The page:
Budget, Deficit, and Debt Issues
The Administration’s FY 2013 budget proposal includes a few proposed tax cuts including extension of certain business tax incentives that expired on December 31, 2011 and a proposal to make permanent only some of the current individual marginal rates and investment tax rates. On the other hand, the budget includes extensive changes to the U.S. international tax regime which would raise approximately $148 billion over 10 years. Other proposed revenue raisers include but are not limited to:
- repeal of the LIFO inventory accounting method,
- tax increases on financial institutions and products,
- tax increases on the oil and natural gas industry,
- taxing carried interest as ordinary income,
substantial tax hikes on taxpayers earning over $250,000 per couple ($200,000 for individuals).
The Chamber opposes the FY 2013 budget proposal because it would create an enormous expansion of the federal government, paid for with tax hikes on businesses and upper income individuals. Federal spending as a percentage of GDP remains high through the 10-year budget horizon, leading to trillions of dollars in additional deficits and increasing the level of public debt to 77% of GDP by 2022.
The proposal would offset much of the additional spending with massive tax hikes on businesses and higher income individuals, many of whom own the most successful U.S. small businesses that are taxed as individuals. Thus, the proposal would hinder the ability of businesses to grow and create jobs.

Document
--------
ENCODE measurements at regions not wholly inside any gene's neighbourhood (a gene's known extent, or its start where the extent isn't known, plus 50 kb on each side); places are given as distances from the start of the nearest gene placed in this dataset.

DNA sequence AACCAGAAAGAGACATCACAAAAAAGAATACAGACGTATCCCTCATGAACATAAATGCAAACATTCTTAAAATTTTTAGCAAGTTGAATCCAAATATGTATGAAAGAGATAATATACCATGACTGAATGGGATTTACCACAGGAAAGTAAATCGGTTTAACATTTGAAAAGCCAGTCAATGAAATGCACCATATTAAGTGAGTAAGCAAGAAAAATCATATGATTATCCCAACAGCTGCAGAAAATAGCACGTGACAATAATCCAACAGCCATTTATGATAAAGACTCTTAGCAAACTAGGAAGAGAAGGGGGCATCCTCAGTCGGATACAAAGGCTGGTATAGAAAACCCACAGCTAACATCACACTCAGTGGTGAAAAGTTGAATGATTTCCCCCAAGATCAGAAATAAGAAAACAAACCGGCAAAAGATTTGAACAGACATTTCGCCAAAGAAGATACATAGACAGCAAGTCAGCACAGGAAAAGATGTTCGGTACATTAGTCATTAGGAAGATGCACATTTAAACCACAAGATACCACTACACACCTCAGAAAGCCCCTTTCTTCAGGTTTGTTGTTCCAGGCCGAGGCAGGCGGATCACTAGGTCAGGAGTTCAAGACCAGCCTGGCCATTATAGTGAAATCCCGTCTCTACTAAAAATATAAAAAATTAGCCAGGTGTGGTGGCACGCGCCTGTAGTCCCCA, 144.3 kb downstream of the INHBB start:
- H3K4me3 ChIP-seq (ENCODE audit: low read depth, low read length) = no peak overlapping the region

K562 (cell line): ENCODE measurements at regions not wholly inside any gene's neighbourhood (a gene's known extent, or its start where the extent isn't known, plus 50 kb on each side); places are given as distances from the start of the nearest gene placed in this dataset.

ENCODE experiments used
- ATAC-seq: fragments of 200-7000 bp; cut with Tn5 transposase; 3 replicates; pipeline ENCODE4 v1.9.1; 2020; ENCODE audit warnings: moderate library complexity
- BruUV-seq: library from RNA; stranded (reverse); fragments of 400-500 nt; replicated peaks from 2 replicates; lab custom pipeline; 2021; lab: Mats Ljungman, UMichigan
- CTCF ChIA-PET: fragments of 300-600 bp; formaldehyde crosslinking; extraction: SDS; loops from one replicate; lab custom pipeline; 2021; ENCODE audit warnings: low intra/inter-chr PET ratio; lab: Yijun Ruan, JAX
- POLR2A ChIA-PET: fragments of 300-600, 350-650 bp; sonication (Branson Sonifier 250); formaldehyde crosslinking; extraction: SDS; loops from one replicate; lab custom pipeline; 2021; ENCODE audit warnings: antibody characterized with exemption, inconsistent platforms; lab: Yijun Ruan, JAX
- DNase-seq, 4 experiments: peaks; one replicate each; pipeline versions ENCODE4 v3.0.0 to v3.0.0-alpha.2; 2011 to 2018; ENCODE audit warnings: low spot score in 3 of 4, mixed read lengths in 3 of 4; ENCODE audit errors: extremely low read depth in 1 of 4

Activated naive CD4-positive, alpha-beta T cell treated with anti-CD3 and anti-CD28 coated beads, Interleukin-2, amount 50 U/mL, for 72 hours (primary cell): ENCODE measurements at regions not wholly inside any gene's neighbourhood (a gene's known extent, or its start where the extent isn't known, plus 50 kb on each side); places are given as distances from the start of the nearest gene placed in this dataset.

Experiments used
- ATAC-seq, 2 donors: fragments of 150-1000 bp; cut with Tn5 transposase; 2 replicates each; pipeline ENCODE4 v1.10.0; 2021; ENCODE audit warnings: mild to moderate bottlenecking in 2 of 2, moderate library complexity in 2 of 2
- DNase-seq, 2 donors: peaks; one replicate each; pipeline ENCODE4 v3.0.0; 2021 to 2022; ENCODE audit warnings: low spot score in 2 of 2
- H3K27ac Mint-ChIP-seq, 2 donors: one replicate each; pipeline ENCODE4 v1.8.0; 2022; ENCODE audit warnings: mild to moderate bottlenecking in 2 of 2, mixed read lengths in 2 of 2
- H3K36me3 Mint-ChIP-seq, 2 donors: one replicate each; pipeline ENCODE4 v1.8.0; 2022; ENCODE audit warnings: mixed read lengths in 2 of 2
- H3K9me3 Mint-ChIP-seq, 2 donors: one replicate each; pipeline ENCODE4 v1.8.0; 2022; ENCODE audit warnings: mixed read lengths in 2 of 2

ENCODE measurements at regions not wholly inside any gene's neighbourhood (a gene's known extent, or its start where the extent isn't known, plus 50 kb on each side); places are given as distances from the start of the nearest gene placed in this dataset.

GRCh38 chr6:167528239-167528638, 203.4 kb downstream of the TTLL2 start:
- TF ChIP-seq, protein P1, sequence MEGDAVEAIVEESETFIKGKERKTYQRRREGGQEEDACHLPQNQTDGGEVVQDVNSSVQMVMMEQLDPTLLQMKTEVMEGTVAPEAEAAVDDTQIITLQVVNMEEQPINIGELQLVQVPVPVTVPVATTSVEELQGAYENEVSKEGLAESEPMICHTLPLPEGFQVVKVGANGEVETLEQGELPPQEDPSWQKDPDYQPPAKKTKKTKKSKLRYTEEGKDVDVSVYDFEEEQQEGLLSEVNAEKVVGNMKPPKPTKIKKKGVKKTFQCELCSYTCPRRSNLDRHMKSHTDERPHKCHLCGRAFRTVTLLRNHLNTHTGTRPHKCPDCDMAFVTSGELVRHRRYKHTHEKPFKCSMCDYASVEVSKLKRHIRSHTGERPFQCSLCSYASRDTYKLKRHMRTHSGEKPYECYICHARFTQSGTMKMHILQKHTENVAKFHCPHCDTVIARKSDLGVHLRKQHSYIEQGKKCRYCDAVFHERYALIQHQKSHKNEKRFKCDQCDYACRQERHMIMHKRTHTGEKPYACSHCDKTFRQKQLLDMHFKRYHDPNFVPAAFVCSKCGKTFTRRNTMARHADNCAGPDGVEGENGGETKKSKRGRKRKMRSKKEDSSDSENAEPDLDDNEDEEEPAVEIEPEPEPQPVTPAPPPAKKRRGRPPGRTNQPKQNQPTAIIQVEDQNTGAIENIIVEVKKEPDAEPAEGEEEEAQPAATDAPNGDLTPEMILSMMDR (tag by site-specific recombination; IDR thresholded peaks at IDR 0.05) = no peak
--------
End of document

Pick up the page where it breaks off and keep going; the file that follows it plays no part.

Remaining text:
In lieu of a budget that provides for huge spending increases paid for with punitive tax increases that discourage saving and investment and slow job growth, the Chamber recommends that the Administration and Congress produce a budget plan that will get the US economy back on track for future growth.
Congressional Budget Office
Choices for Debt Reduction (November 8, 2012)
An Update to the Budget and Economic Outlook: Fiscal Years 2012 to 2022 (August 22, 2012)
The 2012 Long Term Budget Outlook (June 5, 2012)
Updated Budget Projections: Fiscal Years 2012 to 2022 (March 13, 2012)
An Analysis of the President's 2013 Budget (March 16, 2012)
The Economic Impact of the President's 2013 Budget (April 20, 2012)
Budget and Economic Outlook: Fiscal Years 2012 to 2022 (January 31, 2012)
Think Tanks and Academic Reports
"How Good Are the Government's Deficit and Debt Projections and Should We Care?" (by Kevil L. Kliesen and Daniel L. Thornton, Federal Reserve Bank of St. Louis)
The Mysterious White House/CBO Deficit Disparity by Diane Furchtgott-Roth (April 26, 2012)